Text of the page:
Curled Braces


While the syntax format of the MDX SELECT statement resembles SQL syntax in numerous ways, one of the more pronounced differences is the way that MDX distinguishes sets: it surrounds members or tuples with curly braces (the { and } characters.) We are required to surround tuples with braces anytime the tuples are explicitly listed. We will see in later lessons that there are other ways to return sets; suffice it, for now, to say that when an expression uses MDX functions and operators, there is no requirement for the expression concerned to be enclosed within braces, as long as there is not a simultaneous effort to combine the set involved with other tuples. To make what is a new subject to many of us a little easier, I will strive to consistently use curled braces with any set expressions we encounter throughout the series.


MDX uses the brace characters to "package" a set of components from a single dimension or a set of dimensions. The following example query makes use of the curly braces to specify the results we wish to see:

    {[Measures].[Units Shipped]} ON COLUMNS, 
    {[Store].[Store State].[CA], [Store].[Store State].[OR], [Store].[Store State].[WA]}
         ON ROWS
FROM [Warehouse]

The expression above requests the total units shipped for the stores, as summarized specifically for the states of California, Oregon and Washington. It does this by selecting three single members of the Store dimension, the states in which they reside, and returns them on the rows of a result set that might be represented as in Table 1 below.

Table 1: Result Set, Single Dimension Members Selected as Rows


We can see, through a quick exercise, some of the finer points in the use of curly braces. Let's fire up the Sample Application that we introduced in our last tutorial, and jump right in.

1.             Start the MDX Sample Application.

2.             Clear the top area (the Query pane) of any queries or remnants that might appear.

3.             Ensure that FoodMart 2000 is selected as the database name in the DB box of the toolbar.

4.             Select the Warehouse cube in the Cube drop-down list box.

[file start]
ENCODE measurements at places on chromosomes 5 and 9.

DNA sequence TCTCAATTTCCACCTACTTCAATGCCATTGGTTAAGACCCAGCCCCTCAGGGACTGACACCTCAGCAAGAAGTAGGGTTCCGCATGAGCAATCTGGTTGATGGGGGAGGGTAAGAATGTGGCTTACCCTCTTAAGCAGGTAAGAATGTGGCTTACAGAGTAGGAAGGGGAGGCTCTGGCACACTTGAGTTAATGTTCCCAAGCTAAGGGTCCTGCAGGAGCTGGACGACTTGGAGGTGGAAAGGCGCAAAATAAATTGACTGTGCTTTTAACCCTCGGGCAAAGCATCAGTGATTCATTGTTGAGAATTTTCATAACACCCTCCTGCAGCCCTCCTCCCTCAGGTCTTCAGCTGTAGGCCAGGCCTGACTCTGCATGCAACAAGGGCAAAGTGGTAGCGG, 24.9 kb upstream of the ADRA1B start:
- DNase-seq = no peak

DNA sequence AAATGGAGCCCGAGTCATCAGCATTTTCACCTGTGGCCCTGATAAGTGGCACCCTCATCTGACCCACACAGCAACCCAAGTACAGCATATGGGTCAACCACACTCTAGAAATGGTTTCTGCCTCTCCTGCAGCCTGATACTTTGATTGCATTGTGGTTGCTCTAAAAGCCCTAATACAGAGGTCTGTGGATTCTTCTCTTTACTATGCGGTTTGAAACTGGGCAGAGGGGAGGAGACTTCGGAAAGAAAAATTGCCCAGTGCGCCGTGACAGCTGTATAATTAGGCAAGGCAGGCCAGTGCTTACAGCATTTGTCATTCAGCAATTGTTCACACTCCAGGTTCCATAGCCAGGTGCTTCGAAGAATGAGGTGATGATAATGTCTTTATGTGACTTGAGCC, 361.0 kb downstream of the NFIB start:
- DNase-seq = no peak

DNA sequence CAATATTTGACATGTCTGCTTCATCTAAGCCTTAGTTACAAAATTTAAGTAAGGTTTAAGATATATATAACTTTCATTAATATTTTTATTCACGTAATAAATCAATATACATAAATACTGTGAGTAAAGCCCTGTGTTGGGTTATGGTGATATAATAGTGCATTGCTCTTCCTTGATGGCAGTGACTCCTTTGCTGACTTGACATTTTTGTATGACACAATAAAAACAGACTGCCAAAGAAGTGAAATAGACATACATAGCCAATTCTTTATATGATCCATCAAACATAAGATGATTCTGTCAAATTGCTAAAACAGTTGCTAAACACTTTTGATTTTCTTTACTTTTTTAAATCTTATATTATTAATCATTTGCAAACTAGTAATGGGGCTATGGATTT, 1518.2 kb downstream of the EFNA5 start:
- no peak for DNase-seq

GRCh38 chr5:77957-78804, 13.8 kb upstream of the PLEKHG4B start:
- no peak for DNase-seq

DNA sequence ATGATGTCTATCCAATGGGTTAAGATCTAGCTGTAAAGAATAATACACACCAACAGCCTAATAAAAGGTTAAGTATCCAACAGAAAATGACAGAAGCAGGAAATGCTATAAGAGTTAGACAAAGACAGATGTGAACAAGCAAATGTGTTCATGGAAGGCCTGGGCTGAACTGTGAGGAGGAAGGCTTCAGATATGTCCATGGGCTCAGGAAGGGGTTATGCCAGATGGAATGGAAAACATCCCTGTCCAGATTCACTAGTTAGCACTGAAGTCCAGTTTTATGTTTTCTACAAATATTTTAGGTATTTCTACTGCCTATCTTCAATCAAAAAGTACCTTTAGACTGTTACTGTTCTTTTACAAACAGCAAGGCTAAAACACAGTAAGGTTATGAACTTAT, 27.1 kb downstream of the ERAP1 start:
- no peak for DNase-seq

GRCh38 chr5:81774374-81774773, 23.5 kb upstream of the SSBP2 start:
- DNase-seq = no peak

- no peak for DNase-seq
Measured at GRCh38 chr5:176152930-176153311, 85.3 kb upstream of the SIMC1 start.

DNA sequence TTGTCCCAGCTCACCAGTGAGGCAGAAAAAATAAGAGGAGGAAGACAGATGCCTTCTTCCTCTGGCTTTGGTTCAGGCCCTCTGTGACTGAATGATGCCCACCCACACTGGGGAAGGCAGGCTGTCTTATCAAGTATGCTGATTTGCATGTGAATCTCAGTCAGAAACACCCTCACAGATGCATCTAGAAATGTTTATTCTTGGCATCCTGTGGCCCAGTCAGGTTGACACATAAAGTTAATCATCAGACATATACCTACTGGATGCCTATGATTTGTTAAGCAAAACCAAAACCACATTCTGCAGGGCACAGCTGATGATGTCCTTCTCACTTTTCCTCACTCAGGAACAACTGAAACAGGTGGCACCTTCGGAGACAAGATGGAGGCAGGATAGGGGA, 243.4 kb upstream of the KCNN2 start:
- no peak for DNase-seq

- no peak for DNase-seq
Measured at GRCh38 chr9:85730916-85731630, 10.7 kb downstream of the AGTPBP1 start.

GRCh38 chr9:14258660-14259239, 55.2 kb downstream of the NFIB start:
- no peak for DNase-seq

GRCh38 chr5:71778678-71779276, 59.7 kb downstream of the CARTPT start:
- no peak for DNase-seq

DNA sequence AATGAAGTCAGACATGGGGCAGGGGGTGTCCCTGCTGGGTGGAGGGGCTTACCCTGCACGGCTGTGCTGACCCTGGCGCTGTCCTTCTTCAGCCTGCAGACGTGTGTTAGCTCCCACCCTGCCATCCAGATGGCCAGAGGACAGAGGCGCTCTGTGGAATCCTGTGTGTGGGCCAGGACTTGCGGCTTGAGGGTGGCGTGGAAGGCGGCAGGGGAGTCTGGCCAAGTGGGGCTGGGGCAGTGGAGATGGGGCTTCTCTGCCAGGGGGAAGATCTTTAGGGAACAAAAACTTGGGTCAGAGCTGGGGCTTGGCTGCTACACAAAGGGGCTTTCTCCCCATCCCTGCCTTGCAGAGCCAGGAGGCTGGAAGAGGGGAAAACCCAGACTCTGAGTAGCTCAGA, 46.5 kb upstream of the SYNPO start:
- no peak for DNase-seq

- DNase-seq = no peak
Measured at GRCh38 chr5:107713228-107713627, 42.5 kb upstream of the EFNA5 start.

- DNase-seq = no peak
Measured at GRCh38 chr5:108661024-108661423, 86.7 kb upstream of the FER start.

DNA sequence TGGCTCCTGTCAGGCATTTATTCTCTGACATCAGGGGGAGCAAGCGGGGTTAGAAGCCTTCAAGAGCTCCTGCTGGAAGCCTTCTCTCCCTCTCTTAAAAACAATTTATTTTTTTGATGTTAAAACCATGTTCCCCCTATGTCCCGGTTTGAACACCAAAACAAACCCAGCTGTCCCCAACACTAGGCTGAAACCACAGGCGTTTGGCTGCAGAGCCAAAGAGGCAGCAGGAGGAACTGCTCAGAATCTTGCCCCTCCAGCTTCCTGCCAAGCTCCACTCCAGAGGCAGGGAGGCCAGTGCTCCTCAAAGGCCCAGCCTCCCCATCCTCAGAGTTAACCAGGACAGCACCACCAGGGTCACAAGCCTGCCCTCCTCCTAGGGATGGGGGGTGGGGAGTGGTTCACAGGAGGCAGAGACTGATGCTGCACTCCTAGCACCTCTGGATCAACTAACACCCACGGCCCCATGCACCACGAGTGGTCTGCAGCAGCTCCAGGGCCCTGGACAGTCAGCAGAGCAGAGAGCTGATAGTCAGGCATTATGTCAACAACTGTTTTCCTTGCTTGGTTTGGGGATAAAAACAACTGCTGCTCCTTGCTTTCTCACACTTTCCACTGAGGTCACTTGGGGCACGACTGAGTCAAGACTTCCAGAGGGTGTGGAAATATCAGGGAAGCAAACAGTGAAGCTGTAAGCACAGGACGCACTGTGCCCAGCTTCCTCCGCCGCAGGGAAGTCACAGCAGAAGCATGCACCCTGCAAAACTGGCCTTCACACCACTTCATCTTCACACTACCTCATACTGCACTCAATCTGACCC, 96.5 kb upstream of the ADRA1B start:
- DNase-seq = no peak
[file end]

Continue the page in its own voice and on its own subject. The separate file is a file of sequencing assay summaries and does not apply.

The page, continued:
The MDX Sample Application window should resemble that shown below, complete with the information from the Warehouse cube displaying in the Metadata tree (in the left section of the Metadata pane, between the Query pane at the top of the application window, and the Results pane, at the bottom.).

Illustration 1: The MDX Sample Application Window (Compressed)

We will begin with a simple illustration that involves our current topic: Let's say that an information consumer from management of the Warehouse Division wants to know the total number of all product items shipped for all USA stores in 1997.

5.             Type the following simple query into the Query pane:

-- MDX03-1:  Tutorial Query No. 1
{([Store].[All Stores].[USA],[Product].[All Products])} ON COLUMNS,
{([Time].[1997])} ON ROWS
FROM Warehouse
WHERE ([Measures].[Units Shipped])

6.             Click Query on the top menu, and then select Run.

We see the results below, which appear in the Query pane as soon as Analysis Services fills the cells that it determines to be specified by the query.

Illustration 2: The Initial Query Results

Note: For an explanation of the comments line, together with a general discussion regarding attributes of the basic MDX query structure, see the first article of the series.

The query delivers the results that we requested.

7.             Save the query by selecting File -> Save As, and call the file MDX03-1.

Now, let's make the following alteration to demonstrate the important nature of the curly braces:

8.             Change the following lines in the query:

-- MDX03-1:  Tutorial Query No. 1


{([Store].[All Stores].[USA],[Product].[All Products])} ON COLUMNS,

to the following (simply changing the comment line and removing the braces in the first line under the SELECT clause):

-- MDX03-2:  Tutorial Query No.21


([Store].[All Stores].[USA],[Product].[All Products]) ON COLUMNS,

Leave the rest of the query in its original form. The Query pane should resemble that shown in Illustration 3 below:

Illustration 3: The Modified Query - Braces Removed

9.             Click Query on the top menu, and then select Run.

An error dialog appears, indicating that the cellset cannot be opened, as shown in the following illustration:

Illustration 4: "Unable to Open Cellset" Dialog

The reason for the error is that, when we run the query after removing the braces, we are presenting an invalid request. The tuple in the modified line needs to be enclosed in braces to be properly recognized.

10.         If it is desirable, save the query as MDX03-2.